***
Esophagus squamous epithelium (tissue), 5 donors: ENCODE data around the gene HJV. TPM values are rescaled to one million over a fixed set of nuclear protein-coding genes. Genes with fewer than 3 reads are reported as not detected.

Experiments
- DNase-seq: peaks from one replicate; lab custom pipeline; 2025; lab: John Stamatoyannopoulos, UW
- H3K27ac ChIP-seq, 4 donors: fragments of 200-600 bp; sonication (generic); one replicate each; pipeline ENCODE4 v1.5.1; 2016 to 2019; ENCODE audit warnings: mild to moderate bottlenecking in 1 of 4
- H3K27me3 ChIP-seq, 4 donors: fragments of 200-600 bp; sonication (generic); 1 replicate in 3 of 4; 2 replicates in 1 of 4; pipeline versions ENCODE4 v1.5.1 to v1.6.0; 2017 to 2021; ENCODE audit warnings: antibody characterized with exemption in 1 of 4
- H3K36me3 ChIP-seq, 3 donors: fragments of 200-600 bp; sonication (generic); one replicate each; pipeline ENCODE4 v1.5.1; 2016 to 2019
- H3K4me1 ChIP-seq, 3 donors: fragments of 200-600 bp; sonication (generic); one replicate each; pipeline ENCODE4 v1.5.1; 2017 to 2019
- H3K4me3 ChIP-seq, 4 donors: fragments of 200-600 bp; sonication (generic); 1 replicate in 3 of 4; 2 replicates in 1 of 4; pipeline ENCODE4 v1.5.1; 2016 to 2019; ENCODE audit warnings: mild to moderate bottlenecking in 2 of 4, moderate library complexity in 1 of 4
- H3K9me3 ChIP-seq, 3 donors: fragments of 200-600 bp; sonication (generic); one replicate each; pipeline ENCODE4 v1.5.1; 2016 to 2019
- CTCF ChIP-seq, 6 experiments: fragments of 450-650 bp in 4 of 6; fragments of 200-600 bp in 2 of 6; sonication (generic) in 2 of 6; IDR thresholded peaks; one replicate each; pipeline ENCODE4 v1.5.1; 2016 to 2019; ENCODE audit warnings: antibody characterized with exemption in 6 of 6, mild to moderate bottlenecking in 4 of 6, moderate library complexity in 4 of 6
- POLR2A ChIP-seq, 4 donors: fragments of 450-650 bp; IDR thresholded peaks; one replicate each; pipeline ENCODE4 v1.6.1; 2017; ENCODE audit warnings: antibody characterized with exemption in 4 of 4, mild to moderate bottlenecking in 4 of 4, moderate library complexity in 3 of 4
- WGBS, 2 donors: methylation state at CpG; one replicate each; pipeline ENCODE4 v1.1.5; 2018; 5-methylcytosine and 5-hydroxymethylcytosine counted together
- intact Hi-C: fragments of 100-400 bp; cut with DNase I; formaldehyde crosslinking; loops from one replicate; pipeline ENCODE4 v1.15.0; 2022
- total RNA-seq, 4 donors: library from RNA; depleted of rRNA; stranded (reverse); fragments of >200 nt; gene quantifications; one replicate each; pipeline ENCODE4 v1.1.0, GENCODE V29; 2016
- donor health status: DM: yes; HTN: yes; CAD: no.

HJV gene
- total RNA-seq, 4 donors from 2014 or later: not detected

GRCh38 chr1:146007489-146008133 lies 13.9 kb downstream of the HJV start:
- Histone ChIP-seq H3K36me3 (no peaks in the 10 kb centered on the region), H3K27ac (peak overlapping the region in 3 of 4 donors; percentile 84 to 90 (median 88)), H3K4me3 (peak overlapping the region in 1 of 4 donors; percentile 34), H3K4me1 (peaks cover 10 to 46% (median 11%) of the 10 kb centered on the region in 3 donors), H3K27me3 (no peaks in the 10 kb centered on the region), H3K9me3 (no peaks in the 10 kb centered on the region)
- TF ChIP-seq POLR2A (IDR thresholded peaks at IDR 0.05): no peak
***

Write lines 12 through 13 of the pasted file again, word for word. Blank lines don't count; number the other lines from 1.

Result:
- WGBS, 2 donors: methylation state at CpG; one replicate each; pipeline ENCODE4 v1.1.5; 2018; 5-methylcytosine and 5-hydroxymethylcytosine counted together
- intact Hi-C: fragments of 100-400 bp; cut with DNase I; formaldehyde crosslinking; loops from one replicate; pipeline ENCODE4 v1.15.0; 2022